Size 4" x 2.5". John Gray Foster (May 27, 1823 - September 2, 1874) was an American soldier. A career military officer in the United States Army and a Union general during the American Civil War, he served in North and South Carolina during the war. A postbellum expert in underwater demolition, he wrote a treatise on the subject in 1869.
He continued with the Army after the war, using his expertise as assistant to the Chief Engineer in Washington, DC and at a post on Lake Erie. From 1862 to December 1863 Foster commanded the Department of North Carolina.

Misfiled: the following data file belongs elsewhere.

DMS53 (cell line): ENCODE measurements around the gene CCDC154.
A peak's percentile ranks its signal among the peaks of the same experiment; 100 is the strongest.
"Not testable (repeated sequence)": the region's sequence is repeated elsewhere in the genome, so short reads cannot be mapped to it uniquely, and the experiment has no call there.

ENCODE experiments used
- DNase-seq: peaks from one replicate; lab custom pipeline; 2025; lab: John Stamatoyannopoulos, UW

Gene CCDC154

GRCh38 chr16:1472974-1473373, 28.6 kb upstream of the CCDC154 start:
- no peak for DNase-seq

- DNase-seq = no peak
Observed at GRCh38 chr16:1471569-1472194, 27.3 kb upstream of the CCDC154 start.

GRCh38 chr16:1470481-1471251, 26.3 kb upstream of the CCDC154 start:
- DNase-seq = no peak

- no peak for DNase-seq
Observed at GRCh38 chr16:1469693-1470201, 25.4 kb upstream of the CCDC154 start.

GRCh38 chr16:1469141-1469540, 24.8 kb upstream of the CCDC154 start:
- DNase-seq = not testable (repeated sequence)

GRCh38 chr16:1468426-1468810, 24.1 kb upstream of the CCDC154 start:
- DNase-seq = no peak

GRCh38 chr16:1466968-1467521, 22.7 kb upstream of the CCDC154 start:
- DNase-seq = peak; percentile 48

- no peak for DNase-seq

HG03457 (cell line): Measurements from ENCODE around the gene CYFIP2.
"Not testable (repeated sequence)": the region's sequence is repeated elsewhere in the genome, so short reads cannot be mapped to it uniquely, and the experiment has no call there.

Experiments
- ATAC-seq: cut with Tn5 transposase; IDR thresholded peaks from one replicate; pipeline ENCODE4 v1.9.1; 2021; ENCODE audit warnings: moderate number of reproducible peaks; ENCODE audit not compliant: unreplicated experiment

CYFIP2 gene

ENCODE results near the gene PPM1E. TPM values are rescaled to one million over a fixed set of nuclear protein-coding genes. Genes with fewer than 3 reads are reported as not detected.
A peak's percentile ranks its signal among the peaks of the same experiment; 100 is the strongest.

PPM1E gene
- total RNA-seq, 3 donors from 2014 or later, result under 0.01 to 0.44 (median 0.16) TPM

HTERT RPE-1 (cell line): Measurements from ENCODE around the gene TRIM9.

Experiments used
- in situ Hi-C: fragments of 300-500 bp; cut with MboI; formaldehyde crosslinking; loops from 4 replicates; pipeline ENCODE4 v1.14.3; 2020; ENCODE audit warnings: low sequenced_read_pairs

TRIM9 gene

After the Emancipation Proclamation, he appointed Horace James, a Congregational minister, to help freedmen prepare for independent life, and directed a former contraband camp to be developed as the Freedmen's Colony of Roanoke Island. By 1864, 2,200 freedmen were settled on household plots.
Many worked for pay for the Army, which held the forts. Under President Andrew Johnson, after the war, the Army abandoned the colony. Most of the freedmen chose to return to the mainland for work.